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Reference Daily Intake(or Recommended Daily Intake) (RDI) is the daily dietary intake level of a nutrient which was considered (at the time they were defined) to be sufficient to meet the requirements of nearly all (97–98%) healthy individuals in each life-stage and sex group. The RDI is used to determine the Daily Value which is printed on food labels in the U.S., Canada, and Australia. RDIs are based on the older Recommended Dietary Allowances (RDA) from 1968.[1] Newer RDA's have since been introduced in the Dietary Reference Intake system, but the RDIs are still used for nutrition labeling.

Contents

Food labeling reference tables

The FDA uses Daily Values (DVs) for food labeling. DVs for the following macronutrients are Daily Reference Values (DRVs).[1][2] The DV's used by the FDA for vitamins and minerals are the RDIs listed here.

For people 4 years or older, eating 2,000 calories per day, the RDIs are:

Total Fat 65 g
Saturated Fatty Acids 20 g
Cholesterol 300 mg
Sodium 2300 mg
Potassium 4700 mg
Total Carbohydrate 300 g
Fiber 25 g
Protein 50 g

For vitamins and minerals, the RDIs are given in the following table, along with the more recent RDAs of the Dietary Reference Intakes (maximized over sex and age groups):[2]

Nutrient RDI highest RDA of DRI
Vitamin A 3000 IU 10,000 IU
Vitamin C 60 mg 90 mg
Calcium 1000 mg 1300 mg
Iron 18 mg 18 mg
Vitamin D 400 IU 600 IU
Vitamin E 30 IU 15 mg (33 IU of synthetic)
Vitamin K 80 μg 120 μg
Thiamin 1.5 mg 1.2 mg
Riboflavin 1.7 mg 1.3 mg
Niacin 20 mg 16 mg
Vitamin B6 2 mg 1.7 mg
Folate 400 μg 400 μg
Vitamin B12 6 μg 2.4 μg
Biotin 300 μg 30 μg
Pantothenic acid 10 mg 5 mg
Phosphorus 1000 mg 1250 mg
Iodine 150 μg 150 μg
Magnesium 400 mg 420 mg
Zinc 15 mg 11 mg
Selenium 70 μg 55 μg
Copper 2 mg 900 μg
Manganese 2 mg 2.3 mg
Chromium 120 μg 35 μg
Molybdenum 75 μg 45 μg
Chloride 3400 mg 2300 mg

History

The RDA was developed during World War II by Lydia J. Roberts, Hazel Stiebeling and Helen S. Mitchell, all part of a committee established by the U.S. National Academy of Sciences in order to investigate issues of nutrition that might "affect national defense" (Nestle, 35). The committee was renamed the Food and Nutrition Board in 1941, after which they began to deliberate on a set of recommendations of a standard daily allowance for each type of nutrient. The standards would be used for nutrition recommendations for the armed forces, for civilians, and for overseas population who might need food relief. Roberts, Stiebeling, and Mitchell surveyed all available data, created a tentative set of allowances for "energy and eight nutrients", and submitted them to experts for review (Nestle, 35). The final set of guidelines, called RDAs for Recommended Dietary Allowances, were accepted in 1941. The allowances were meant to provide superior nutrition for civilians and military personnel, so they included a "margin of safety." Because of food rationing during the war, the food guides created by government agencies to direct citizens' nutritional intake also took food availability into account.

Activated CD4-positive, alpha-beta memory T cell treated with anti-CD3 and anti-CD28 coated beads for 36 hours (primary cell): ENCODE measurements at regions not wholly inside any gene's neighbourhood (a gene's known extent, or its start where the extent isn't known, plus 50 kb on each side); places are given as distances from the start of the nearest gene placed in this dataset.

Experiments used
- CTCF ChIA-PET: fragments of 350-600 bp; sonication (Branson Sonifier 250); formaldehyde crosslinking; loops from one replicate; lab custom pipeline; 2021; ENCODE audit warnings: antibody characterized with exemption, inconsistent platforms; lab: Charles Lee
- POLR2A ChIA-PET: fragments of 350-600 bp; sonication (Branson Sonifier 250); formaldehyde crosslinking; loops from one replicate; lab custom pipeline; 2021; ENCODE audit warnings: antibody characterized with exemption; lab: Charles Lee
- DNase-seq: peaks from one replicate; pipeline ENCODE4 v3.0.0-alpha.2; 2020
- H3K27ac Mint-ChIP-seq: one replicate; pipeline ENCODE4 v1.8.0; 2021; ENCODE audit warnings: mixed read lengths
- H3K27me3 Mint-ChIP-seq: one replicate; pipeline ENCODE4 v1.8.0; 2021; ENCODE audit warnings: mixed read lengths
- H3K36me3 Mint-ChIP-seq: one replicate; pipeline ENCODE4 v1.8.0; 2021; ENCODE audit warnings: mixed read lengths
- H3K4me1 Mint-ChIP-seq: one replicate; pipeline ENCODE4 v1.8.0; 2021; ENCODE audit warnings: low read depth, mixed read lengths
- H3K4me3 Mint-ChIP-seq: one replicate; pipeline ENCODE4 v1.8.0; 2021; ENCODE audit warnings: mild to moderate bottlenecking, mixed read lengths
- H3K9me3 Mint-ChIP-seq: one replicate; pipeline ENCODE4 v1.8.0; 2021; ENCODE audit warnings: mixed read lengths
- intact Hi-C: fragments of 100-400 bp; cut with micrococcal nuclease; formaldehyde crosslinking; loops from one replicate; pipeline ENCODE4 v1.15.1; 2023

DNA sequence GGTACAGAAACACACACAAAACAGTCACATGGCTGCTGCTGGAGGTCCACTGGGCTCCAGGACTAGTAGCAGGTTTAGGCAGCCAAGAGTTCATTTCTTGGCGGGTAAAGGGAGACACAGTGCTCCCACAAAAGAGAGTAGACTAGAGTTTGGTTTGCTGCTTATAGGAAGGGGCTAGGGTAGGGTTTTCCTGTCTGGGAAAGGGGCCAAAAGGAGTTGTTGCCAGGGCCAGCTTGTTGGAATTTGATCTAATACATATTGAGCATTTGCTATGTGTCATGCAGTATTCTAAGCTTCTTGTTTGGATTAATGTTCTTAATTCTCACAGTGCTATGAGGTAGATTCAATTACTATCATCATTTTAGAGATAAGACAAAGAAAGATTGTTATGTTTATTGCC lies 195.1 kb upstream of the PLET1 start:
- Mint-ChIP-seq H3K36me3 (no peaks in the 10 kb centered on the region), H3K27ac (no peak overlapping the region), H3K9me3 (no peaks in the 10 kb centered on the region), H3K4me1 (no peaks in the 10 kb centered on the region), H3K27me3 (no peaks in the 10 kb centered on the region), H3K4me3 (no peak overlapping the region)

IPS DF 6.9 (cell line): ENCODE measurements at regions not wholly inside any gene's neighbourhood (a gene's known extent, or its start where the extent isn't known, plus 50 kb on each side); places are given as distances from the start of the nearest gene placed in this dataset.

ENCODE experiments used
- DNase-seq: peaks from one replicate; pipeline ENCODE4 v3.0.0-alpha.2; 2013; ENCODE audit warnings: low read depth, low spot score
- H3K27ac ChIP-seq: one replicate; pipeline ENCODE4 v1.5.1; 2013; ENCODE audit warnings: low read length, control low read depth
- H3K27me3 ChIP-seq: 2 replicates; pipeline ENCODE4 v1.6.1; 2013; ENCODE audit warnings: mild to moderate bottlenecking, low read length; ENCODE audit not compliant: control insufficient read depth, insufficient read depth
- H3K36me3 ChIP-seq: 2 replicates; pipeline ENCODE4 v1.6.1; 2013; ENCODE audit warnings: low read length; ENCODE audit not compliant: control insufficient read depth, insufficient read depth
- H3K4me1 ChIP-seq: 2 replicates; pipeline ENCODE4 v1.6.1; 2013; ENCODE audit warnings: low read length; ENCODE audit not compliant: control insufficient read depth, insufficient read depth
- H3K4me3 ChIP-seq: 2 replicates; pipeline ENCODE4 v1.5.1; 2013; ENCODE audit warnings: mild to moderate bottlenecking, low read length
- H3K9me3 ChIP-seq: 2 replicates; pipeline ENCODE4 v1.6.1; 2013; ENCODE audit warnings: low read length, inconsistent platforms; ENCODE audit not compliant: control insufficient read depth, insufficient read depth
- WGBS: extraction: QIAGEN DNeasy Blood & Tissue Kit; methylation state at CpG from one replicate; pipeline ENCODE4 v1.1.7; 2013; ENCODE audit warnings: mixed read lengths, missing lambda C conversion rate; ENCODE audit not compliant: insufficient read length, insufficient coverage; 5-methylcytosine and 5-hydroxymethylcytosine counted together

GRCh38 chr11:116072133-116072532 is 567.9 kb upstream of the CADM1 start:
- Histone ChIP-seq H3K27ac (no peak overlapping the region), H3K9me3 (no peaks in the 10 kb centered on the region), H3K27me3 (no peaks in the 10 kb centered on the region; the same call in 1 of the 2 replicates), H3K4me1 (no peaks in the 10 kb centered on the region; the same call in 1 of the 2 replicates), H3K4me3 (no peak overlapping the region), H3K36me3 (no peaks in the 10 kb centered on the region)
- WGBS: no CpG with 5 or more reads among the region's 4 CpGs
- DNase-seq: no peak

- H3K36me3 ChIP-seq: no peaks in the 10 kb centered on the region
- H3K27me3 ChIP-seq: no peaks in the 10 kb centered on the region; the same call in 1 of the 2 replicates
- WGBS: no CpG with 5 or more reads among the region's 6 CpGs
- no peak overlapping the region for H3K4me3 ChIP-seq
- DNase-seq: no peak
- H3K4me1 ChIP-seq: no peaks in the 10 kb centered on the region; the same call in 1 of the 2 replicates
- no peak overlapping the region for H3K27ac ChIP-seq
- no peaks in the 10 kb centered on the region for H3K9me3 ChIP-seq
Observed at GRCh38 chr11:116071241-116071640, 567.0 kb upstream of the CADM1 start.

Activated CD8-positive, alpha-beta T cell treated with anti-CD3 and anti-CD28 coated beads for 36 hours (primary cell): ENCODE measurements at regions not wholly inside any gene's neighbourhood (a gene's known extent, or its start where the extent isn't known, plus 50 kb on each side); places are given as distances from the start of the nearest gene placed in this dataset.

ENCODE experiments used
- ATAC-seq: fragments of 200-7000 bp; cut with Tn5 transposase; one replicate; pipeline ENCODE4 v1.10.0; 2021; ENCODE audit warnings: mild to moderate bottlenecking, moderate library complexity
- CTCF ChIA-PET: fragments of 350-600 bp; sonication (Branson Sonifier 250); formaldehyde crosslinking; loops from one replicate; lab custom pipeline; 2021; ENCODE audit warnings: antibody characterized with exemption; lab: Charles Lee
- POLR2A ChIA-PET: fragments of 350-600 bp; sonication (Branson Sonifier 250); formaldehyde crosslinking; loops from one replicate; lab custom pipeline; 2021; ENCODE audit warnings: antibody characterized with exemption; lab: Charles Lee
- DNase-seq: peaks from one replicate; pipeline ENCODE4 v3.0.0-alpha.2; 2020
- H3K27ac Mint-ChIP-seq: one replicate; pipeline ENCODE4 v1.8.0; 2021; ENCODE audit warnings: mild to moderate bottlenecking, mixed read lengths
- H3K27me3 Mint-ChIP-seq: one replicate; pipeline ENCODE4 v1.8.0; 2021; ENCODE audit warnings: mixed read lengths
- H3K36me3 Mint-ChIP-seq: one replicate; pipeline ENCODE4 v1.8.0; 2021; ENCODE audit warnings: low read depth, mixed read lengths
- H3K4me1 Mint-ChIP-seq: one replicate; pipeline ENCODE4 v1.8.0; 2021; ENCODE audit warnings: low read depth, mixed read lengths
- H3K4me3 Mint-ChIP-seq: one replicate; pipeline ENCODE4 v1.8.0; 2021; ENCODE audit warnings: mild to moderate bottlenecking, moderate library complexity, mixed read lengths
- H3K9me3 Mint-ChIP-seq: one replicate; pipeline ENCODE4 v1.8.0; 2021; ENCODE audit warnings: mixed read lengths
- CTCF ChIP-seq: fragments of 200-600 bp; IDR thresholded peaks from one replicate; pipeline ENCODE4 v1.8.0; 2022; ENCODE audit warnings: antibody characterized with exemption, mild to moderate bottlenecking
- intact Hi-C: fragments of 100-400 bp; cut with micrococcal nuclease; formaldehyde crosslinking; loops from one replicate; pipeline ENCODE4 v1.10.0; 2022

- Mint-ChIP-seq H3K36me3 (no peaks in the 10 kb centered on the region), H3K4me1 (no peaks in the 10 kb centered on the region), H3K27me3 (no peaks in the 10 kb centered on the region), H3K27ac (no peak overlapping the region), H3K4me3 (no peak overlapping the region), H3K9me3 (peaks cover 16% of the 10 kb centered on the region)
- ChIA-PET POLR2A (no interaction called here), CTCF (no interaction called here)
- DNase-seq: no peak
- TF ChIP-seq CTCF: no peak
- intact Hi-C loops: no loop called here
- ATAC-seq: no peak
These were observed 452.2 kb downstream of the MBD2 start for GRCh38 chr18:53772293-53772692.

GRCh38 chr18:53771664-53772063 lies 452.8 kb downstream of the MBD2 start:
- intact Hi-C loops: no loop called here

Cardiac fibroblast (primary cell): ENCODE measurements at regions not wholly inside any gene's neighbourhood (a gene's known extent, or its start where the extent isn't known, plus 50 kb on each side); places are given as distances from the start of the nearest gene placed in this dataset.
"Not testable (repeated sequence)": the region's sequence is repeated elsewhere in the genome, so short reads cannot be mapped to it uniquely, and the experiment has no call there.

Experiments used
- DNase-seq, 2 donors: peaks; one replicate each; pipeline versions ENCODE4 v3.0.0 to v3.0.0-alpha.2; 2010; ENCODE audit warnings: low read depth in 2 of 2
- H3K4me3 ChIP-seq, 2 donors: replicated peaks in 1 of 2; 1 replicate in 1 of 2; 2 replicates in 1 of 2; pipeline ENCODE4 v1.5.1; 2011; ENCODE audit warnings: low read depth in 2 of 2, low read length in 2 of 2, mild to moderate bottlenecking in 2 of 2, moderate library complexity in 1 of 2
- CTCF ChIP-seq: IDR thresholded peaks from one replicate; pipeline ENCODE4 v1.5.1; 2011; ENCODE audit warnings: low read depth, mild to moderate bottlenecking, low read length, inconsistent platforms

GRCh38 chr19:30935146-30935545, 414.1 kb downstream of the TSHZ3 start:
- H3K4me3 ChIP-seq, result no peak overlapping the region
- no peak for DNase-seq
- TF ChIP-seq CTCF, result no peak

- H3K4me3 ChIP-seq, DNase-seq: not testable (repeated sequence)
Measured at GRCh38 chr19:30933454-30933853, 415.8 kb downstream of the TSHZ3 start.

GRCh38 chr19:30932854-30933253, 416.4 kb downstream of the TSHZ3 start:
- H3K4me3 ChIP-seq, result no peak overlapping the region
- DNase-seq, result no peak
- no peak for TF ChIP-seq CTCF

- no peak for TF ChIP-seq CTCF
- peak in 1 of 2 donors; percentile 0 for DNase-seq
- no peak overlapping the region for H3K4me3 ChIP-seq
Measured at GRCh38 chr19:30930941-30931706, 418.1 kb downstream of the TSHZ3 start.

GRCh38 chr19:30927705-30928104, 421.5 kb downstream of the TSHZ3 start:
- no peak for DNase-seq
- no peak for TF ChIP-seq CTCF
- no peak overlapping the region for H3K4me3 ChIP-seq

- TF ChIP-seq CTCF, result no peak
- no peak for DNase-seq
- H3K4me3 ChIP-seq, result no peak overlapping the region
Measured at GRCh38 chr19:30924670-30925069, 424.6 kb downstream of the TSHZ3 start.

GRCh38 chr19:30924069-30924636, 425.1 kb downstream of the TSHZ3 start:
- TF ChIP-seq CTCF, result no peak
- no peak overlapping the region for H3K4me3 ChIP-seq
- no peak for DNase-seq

The Food and Nutrition Board subsequently revised the RDAs every five to ten years. In the early 1950s, USDA nutritionists made a new set of guidelines that also included the number of servings of each food group in order to make it easier for people to receive their RDAs of each nutrient.

In 1997 at the suggestion of the Institute of Medicine of the National Academy RDA became one part of a broader set of dietary guidelines called the Dietary Reference Intake used by both the United States and Canada.

See also

References

  1. ^ http://www.fda.gov/FDAC/special/foodlabel/dvs.html
  2. ^ http://ecfr.gpoaccess.gov/cgi/t/text/text-idx?c=ecfr&sid=8c5344f04a8ae103e5b0ff5a17c7fa97&rgn=div8&view=text&node=21:2.0.1.1.2.4.1.1&idno=21

Nestle, Marion. Food Politics. Berkeley: University of California Press, 2002. ISBN 9790520224659.

External links

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